If I don't really own an ebook, why does one cost so much?
Are you as sick of the Kindle, the Nook, the iPad and the Sony Reader as I am? I am disgusted by the fact that the hardware manufacturers are so fixated on the idea that only books purchased from their own "bookstores" should be read on their readers - and on making sure their ebooks cannot be read on other readers. Sony, at least, uses the common epub format, meaning that I as a Reader owner can check out ebooks from my local library. But Amazon.com books will only play on the Kindle, and Apple store books will only play on the iPad and Barnes & Noble books will only play on the Nook. That's outrageous, especially considering the prices being charged for ebooks now that the Apple egomaniac has his own reader on the market.
Why should readers/customers pay such high prices for ebooks that will forever tie them to one particular reader? Ebooks are convenient under the right circumstances but, because I have nothing physical to hold in my hands, I can't help feeling that I'm being ripped off. I can't tell you how much emusic I've lost over the last few years when hard drives or mp3 players crashed. The same is certain to happen with ebooks (yes, I know that I can back them up to other drives, etc. - but who remembers to do that all the time or can find the backups when they need them?)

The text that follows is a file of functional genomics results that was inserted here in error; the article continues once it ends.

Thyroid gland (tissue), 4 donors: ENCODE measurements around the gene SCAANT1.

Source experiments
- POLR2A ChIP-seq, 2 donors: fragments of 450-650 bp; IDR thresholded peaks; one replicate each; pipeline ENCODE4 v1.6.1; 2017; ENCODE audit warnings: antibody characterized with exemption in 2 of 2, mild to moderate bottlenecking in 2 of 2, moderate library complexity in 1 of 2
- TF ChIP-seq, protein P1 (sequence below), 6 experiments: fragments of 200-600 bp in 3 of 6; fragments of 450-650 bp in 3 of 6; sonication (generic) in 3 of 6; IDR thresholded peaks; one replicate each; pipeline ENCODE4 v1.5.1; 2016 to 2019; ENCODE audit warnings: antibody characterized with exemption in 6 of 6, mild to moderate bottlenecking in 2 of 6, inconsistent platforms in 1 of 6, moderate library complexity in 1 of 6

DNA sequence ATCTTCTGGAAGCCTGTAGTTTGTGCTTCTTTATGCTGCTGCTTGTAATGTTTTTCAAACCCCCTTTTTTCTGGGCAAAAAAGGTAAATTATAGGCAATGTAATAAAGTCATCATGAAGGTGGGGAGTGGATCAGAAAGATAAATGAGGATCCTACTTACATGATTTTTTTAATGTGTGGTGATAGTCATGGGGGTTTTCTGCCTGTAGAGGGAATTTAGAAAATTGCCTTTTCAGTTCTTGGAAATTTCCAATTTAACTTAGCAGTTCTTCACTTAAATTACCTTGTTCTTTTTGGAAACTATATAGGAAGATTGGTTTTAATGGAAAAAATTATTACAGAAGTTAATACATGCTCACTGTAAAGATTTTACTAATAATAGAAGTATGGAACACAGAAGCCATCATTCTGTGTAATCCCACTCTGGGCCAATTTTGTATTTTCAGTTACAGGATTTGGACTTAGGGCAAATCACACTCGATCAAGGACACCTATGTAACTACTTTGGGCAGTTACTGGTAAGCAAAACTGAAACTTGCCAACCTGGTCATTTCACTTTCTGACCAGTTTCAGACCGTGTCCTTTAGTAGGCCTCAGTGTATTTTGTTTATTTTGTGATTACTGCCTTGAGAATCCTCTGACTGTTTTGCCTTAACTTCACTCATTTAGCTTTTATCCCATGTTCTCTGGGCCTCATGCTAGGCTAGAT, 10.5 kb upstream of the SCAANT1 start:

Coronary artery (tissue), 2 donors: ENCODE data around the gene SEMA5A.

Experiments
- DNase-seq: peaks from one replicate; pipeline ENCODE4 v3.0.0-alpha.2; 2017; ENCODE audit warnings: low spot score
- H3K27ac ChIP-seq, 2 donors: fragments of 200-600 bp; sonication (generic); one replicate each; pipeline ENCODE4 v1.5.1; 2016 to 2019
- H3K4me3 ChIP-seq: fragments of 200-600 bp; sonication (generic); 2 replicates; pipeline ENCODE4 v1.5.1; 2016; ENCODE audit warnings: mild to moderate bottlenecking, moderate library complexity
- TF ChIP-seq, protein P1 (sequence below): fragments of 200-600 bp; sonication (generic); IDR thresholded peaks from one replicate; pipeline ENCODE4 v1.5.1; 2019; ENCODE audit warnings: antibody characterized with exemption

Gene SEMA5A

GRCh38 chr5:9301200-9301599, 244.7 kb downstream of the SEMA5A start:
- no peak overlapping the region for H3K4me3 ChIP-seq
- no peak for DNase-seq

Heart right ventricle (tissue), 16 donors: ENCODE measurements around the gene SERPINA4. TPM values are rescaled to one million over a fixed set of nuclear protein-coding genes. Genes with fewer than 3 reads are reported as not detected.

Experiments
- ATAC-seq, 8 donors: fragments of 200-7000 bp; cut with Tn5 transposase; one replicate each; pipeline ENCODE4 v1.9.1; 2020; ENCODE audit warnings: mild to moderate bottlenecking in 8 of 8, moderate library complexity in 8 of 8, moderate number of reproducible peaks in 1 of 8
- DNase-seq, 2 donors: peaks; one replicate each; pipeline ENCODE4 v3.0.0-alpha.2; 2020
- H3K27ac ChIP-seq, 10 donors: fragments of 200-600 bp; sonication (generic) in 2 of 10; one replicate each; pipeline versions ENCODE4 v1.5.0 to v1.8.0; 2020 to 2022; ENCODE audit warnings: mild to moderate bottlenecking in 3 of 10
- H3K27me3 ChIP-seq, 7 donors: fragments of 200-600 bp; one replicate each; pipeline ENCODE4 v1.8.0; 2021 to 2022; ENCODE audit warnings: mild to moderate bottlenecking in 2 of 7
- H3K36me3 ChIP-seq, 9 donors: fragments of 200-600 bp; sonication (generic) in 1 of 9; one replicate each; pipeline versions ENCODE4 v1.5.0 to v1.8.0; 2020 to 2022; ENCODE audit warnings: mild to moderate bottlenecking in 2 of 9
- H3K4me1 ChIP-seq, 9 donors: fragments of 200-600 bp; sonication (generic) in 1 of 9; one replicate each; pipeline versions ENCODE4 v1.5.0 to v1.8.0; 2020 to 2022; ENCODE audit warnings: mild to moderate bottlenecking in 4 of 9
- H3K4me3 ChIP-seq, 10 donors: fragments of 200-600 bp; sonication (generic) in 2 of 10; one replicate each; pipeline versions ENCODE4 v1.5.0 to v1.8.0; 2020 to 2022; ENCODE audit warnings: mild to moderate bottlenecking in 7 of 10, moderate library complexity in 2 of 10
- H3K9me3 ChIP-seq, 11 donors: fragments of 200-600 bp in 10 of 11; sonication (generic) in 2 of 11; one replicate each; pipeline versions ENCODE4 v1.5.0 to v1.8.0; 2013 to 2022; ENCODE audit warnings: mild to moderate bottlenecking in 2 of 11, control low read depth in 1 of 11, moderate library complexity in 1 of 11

I'm a fan of the Sony Reader mostly because of the access it gives me to free ebooks at my library and because so many out-of-print books can be found on the web and transferred to my Reader. But I haven't purchased an ebook from Sony in well over a year and that's because I feel like I'm left with an empty bag after I finish reading an ebook. Barnes & Noble, despite using the same epub format as Sony, has apparently made sure that I cannot read one of the B&N-sold ebooks on my Sony Reader - according to the B&N staff I questioned at two local bookstores.
Amazon, Kindle and Barnes & Noble want to tell me how I am allowed to read my books and they want to limit my right to sell or loan them to others. Fine, guys. If the books don't really belong to me, why do you insist that I pay full price for them? Pick a damn format and let your three ebook readers speak to each other. That's not too much to ask, and your customers will buy more ebooks when you stop limiting their usage rights to what you sell them.
See this Epicenter link for a look at this issue from the publishers' point-of-view.